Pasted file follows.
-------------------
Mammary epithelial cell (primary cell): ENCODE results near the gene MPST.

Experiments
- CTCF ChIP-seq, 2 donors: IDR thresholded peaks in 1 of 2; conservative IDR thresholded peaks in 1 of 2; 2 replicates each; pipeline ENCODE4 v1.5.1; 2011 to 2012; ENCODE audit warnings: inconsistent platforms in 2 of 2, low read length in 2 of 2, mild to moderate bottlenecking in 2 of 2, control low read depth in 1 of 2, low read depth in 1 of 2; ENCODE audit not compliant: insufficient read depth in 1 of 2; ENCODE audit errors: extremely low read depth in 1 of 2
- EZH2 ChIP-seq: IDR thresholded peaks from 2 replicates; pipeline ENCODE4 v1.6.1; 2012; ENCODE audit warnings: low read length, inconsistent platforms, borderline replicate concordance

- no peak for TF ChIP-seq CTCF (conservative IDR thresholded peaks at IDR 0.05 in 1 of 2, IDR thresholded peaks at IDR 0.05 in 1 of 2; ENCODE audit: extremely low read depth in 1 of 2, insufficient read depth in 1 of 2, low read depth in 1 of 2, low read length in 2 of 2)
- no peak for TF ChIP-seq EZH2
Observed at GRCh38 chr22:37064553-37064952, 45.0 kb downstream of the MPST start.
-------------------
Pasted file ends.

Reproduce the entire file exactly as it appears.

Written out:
Mammary epithelial cell (primary cell): ENCODE results near the gene MPST.

Experiments
- CTCF ChIP-seq, 2 donors: IDR thresholded peaks in 1 of 2; conservative IDR thresholded peaks in 1 of 2; 2 replicates each; pipeline ENCODE4 v1.5.1; 2011 to 2012; ENCODE audit warnings: inconsistent platforms in 2 of 2, low read length in 2 of 2, mild to moderate bottlenecking in 2 of 2, control low read depth in 1 of 2, low read depth in 1 of 2; ENCODE audit not compliant: insufficient read depth in 1 of 2; ENCODE audit errors: extremely low read depth in 1 of 2
- EZH2 ChIP-seq: IDR thresholded peaks from 2 replicates; pipeline ENCODE4 v1.6.1; 2012; ENCODE audit warnings: low read length, inconsistent platforms, borderline replicate concordance

- no peak for TF ChIP-seq CTCF (conservative IDR thresholded peaks at IDR 0.05 in 1 of 2, IDR thresholded peaks at IDR 0.05 in 1 of 2; ENCODE audit: extremely low read depth in 1 of 2, insufficient read depth in 1 of 2, low read depth in 1 of 2, low read length in 2 of 2)
- no peak for TF ChIP-seq EZH2
Observed at GRCh38 chr22:37064553-37064952, 45.0 kb downstream of the MPST start.